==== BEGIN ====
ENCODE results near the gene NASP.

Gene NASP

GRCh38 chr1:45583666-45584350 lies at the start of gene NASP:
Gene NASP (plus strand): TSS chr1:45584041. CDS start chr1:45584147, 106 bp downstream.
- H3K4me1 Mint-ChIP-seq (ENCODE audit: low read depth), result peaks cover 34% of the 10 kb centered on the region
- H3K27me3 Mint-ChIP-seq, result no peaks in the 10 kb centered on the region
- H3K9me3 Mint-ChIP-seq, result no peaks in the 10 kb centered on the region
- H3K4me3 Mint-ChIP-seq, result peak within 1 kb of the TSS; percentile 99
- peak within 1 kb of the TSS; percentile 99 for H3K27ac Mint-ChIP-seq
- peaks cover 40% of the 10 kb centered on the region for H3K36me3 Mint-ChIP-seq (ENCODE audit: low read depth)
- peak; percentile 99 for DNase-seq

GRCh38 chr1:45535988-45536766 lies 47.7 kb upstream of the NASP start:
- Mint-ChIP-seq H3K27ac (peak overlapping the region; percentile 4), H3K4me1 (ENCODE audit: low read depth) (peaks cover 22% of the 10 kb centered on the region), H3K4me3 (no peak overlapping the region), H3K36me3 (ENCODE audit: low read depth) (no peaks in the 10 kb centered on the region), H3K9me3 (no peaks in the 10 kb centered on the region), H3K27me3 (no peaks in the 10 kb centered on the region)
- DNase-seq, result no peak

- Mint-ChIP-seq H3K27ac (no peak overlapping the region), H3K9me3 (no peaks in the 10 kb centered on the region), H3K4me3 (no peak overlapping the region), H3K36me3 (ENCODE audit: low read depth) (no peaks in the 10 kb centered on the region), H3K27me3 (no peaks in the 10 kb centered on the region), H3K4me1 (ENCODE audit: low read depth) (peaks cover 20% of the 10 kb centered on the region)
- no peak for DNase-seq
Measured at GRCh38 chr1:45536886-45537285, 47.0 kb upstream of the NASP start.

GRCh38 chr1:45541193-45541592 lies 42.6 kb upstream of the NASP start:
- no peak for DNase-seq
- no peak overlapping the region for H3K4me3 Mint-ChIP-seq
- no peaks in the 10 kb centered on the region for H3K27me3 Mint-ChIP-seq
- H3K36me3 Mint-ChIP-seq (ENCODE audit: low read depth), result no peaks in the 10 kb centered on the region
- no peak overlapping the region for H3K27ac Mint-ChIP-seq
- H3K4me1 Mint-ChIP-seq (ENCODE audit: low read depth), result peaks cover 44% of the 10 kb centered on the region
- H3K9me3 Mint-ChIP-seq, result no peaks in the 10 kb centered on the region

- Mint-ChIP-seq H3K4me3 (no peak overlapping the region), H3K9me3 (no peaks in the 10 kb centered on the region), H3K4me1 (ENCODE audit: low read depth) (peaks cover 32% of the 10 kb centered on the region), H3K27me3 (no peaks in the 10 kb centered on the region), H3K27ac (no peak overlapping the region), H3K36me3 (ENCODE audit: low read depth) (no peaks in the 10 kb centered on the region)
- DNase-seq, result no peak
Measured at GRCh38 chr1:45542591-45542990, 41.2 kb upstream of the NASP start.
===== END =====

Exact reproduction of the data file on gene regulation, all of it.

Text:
ENCODE results near the gene NASP.

Gene NASP

GRCh38 chr1:45583666-45584350 lies at the start of gene NASP:
Gene NASP (plus strand): TSS chr1:45584041. CDS start chr1:45584147, 106 bp downstream.
- H3K4me1 Mint-ChIP-seq (ENCODE audit: low read depth), result peaks cover 34% of the 10 kb centered on the region
- H3K27me3 Mint-ChIP-seq, result no peaks in the 10 kb centered on the region
- H3K9me3 Mint-ChIP-seq, result no peaks in the 10 kb centered on the region
- H3K4me3 Mint-ChIP-seq, result peak within 1 kb of the TSS; percentile 99
- peak within 1 kb of the TSS; percentile 99 for H3K27ac Mint-ChIP-seq
- peaks cover 40% of the 10 kb centered on the region for H3K36me3 Mint-ChIP-seq (ENCODE audit: low read depth)
- peak; percentile 99 for DNase-seq

GRCh38 chr1:45535988-45536766 lies 47.7 kb upstream of the NASP start:
- Mint-ChIP-seq H3K27ac (peak overlapping the region; percentile 4), H3K4me1 (ENCODE audit: low read depth) (peaks cover 22% of the 10 kb centered on the region), H3K4me3 (no peak overlapping the region), H3K36me3 (ENCODE audit: low read depth) (no peaks in the 10 kb centered on the region), H3K9me3 (no peaks in the 10 kb centered on the region), H3K27me3 (no peaks in the 10 kb centered on the region)
- DNase-seq, result no peak

- Mint-ChIP-seq H3K27ac (no peak overlapping the region), H3K9me3 (no peaks in the 10 kb centered on the region), H3K4me3 (no peak overlapping the region), H3K36me3 (ENCODE audit: low read depth) (no peaks in the 10 kb centered on the region), H3K27me3 (no peaks in the 10 kb centered on the region), H3K4me1 (ENCODE audit: low read depth) (peaks cover 20% of the 10 kb centered on the region)
- no peak for DNase-seq
Measured at GRCh38 chr1:45536886-45537285, 47.0 kb upstream of the NASP start.

GRCh38 chr1:45541193-45541592 lies 42.6 kb upstream of the NASP start:
- no peak for DNase-seq
- no peak overlapping the region for H3K4me3 Mint-ChIP-seq
- no peaks in the 10 kb centered on the region for H3K27me3 Mint-ChIP-seq
- H3K36me3 Mint-ChIP-seq (ENCODE audit: low read depth), result no peaks in the 10 kb centered on the region
- no peak overlapping the region for H3K27ac Mint-ChIP-seq
- H3K4me1 Mint-ChIP-seq (ENCODE audit: low read depth), result peaks cover 44% of the 10 kb centered on the region
- H3K9me3 Mint-ChIP-seq, result no peaks in the 10 kb centered on the region

- Mint-ChIP-seq H3K4me3 (no peak overlapping the region), H3K9me3 (no peaks in the 10 kb centered on the region), H3K4me1 (ENCODE audit: low read depth) (peaks cover 32% of the 10 kb centered on the region), H3K27me3 (no peaks in the 10 kb centered on the region), H3K27ac (no peak overlapping the region), H3K36me3 (ENCODE audit: low read depth) (no peaks in the 10 kb centered on the region)
- DNase-seq, result no peak
Measured at GRCh38 chr1:45542591-45542990, 41.2 kb upstream of the NASP start.